Thursday, 22 December 2016

Christmas Countdown, Traditions and Trivia Day Twenty Two

Hello Friends!

Nearly there ~ here is today's Advent picture and scripture ~~~


I don't know what it is with the northern Europeans but they certainly do have some very unfriendly and frightening characters in their Christmas lore! Over the last few days one name keeps popping up everywhere, and that is Krampus, so I decided to investigate.  I really do not like what I found, I had not heard of this dreadful character before, but have decided to tell you about him anyway. Like the Mari Lwyd of Wales, which I wrote about earlier, it is something that belongs more in Hallowe'en than Christmas.

So who, or what is Krampus?  He is an anthropomorphic half goat half demon figure from areas of Europe that include Austria, Bavaria, Croatia, Czech Republic, Hungary, Slovenia and Northern Italy.  He is a sort of companion to Saint Nicholas, but Krampus is the one who punishes all the children who have been naughty.  In some areas where the Feast of Saint Nicholas is celebrated on December 6th, the preceding evening is the Night of Krampus, or Krampusnacht, when the beast roams the streets seeking out children who have been bad to give them gifts of coal into shoes left outside for him to find {another common theme in Europe for naughty children} Being the stuff of nightmares, in some countries this creature with his horns, dark hair, and fangs, comes with a chain and bells that he lashes about, along with a bundle of birch sticks meant to swat naughty children. He then hauls the bad kids down to the underworld.

For many years Krampus's frightening presence was suppressed both by the the Catholic Church who forbade the celebrations, and by fascists in World War II Europe found Krampus despicable because it was considered a creation of the Social Democrats.  However, of late, there is a resurgence in Krampus's popularity and books have been written and a film made of this demonic Christmas character.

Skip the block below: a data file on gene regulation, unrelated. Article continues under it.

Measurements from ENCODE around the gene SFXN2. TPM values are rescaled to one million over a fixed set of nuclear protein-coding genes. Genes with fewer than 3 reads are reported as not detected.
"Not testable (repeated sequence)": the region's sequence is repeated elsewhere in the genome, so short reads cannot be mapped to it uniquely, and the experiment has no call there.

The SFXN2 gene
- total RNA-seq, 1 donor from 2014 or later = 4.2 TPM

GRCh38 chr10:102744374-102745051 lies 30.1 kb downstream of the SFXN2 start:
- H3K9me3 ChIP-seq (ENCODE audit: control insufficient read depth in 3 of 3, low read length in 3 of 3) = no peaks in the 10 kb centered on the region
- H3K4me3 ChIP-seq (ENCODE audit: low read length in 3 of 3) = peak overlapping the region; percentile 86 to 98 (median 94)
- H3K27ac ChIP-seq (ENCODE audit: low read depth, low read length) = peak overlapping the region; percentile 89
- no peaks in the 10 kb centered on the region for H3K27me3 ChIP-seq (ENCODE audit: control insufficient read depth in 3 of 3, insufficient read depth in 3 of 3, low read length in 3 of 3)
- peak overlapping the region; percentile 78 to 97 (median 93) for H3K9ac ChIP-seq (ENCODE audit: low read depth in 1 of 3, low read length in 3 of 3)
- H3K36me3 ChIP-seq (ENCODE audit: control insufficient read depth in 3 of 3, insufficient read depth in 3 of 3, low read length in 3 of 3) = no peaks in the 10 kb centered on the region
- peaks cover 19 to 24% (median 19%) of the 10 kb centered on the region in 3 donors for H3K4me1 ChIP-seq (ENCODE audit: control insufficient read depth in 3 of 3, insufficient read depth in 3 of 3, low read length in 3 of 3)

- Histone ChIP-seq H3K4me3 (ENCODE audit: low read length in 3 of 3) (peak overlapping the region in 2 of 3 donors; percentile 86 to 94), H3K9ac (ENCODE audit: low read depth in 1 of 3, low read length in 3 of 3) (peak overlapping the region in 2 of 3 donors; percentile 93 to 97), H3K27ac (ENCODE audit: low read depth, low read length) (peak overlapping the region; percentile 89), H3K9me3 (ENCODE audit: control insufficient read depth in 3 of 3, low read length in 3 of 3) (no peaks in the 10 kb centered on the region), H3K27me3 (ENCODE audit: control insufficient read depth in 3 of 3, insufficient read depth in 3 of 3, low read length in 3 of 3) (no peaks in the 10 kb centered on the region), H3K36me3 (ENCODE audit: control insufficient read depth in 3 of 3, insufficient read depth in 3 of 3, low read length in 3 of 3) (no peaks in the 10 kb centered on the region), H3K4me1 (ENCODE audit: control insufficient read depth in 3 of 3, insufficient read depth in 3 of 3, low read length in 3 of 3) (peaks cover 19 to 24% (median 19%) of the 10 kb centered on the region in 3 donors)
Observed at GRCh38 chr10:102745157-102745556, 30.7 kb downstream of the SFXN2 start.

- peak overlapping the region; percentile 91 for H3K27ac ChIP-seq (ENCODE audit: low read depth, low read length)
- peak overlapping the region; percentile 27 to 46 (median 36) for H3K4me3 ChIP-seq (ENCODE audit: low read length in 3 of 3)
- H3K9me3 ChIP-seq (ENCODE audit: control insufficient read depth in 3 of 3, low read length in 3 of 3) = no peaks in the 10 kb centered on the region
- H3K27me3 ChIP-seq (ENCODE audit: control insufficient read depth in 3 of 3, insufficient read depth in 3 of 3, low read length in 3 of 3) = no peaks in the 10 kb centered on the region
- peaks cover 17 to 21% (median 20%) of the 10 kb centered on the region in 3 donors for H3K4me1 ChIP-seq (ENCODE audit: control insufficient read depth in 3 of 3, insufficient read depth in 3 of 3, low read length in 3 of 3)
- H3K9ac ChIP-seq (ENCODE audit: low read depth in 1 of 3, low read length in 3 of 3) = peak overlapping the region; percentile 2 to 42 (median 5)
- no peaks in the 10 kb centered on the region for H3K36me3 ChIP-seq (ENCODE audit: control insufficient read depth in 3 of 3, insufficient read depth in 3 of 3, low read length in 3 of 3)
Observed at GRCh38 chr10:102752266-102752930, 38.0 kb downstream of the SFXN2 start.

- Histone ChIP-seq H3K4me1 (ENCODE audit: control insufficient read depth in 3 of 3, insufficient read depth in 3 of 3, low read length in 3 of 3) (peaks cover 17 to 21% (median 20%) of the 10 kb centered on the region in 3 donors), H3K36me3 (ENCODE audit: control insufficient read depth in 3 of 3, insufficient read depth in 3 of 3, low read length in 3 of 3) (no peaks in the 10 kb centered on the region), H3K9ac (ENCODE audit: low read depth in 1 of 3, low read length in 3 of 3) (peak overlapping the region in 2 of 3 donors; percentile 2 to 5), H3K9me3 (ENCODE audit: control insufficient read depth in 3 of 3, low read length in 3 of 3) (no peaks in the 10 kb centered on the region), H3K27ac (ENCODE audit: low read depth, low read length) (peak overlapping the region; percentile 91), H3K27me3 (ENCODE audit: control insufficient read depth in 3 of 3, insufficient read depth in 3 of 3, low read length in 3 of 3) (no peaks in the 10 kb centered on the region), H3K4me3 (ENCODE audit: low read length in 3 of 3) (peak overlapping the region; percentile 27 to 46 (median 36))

Personally, I don't understand the necessity, or the logic, behind such scary stuff, especially when aimed at young children, but who are we to question the traditions of centuries?  I give you my word, no more evil Christmas characters!

Moving on to Iceland where tonight's eleventh Yuletide Lad is Doorway Sniffer who will be here between 22nd December - 4th January
Also known as Gáttaþefur and Keyhole Sniffer, he has an enormous nose and a very good sense of smell. He loves the smell of cakes and Laufabrauð being baked, and will stand at the door using his great sense of smell to sniff out any cakes he can steal.

Until next time ~~~
~~~Deborah xoxo


  1. A bit of a Zwarte Piet character.

    1. I think this one makes Zwarte Piet look like a saint!

  2. I guess these traditions began to scare children into being good. Personally, I feel it borders on dare I say, abuse. Children were treated very differently hundreds of years ago. I'm so glad we have moved away from some of this thinking. I'm quite surprised to hear of Krampus' revival.
    The Keyhole Sniffer sounds mild in comparison.
    Thank you for researching these interesting tales, Deb. xoxo ♥

    1. I couldn't agree more, Martha Ellen. In an earlier post I told how the Icelandic government intervened to make the Yule Lads less threatening. Some of the illustrations of Krampus {online} scared me! He is a very frightening character, but that said I know of several children who are intimidated and even frightened by Santa!
      It's a funny old world in which we live
      ~~~Deb xoxo

  3. I guess the scary characters are to keep the little ones in line and behaving. I think they go too far in the scary department, but then I am a big baby. lol


    1. Agree, my friend. I'm the one with you, hiding behind the sofa ~~~ shaking!
      Hugs, Deb xoxo


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